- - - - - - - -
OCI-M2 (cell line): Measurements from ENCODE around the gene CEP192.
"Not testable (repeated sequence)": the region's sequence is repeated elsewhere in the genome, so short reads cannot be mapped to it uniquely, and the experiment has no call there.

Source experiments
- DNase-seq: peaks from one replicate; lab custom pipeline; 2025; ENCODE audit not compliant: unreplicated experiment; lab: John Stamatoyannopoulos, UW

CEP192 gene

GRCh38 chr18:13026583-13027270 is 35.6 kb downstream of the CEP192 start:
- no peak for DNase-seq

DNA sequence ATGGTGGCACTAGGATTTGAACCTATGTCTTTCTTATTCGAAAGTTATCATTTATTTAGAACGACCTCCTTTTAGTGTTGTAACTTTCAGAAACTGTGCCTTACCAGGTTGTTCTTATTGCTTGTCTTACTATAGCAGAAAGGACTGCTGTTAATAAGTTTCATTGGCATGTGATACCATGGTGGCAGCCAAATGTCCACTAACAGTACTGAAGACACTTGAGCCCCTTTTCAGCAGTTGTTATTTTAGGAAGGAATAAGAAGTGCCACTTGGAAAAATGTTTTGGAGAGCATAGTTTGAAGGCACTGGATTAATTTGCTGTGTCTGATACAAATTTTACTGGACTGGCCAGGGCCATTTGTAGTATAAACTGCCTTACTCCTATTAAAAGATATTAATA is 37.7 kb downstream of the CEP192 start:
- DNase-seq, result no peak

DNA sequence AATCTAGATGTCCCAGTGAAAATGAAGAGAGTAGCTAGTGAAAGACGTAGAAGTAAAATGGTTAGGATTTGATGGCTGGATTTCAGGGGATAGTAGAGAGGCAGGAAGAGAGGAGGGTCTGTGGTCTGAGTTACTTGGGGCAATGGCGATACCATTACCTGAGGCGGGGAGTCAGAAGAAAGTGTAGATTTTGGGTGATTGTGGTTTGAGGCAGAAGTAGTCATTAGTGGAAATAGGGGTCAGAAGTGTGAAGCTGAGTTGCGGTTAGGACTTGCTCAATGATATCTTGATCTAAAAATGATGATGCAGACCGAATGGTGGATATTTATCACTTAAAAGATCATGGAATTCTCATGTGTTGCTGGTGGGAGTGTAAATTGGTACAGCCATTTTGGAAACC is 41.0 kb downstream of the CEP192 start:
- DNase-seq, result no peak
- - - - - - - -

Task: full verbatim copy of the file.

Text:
OCI-M2 (cell line): Measurements from ENCODE around the gene CEP192.
"Not testable (repeated sequence)": the region's sequence is repeated elsewhere in the genome, so short reads cannot be mapped to it uniquely, and the experiment has no call there.

Source experiments
- DNase-seq: peaks from one replicate; lab custom pipeline; 2025; ENCODE audit not compliant: unreplicated experiment; lab: John Stamatoyannopoulos, UW

CEP192 gene

GRCh38 chr18:13026583-13027270 is 35.6 kb downstream of the CEP192 start:
- no peak for DNase-seq

DNA sequence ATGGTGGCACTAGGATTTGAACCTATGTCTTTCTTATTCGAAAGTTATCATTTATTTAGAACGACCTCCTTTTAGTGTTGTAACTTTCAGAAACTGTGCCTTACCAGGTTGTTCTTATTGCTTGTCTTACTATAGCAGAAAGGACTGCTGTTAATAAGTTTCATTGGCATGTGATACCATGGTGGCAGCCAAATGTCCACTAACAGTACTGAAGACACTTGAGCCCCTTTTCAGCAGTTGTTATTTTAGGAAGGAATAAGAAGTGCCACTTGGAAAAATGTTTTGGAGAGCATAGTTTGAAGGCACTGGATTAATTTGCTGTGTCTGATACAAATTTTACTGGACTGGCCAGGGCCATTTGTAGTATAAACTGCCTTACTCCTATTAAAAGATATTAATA is 37.7 kb downstream of the CEP192 start:
- DNase-seq, result no peak

DNA sequence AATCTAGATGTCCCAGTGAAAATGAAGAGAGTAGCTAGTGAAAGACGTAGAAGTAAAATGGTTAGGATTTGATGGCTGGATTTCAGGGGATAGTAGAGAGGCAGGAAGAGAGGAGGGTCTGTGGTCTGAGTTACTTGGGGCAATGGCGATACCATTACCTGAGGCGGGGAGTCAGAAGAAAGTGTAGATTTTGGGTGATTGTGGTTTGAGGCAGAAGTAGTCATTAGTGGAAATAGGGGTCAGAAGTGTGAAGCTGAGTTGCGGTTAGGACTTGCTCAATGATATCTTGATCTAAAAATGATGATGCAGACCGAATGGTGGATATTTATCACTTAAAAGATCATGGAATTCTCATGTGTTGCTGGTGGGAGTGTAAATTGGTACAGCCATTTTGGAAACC is 41.0 kb downstream of the CEP192 start:
- DNase-seq, result no peak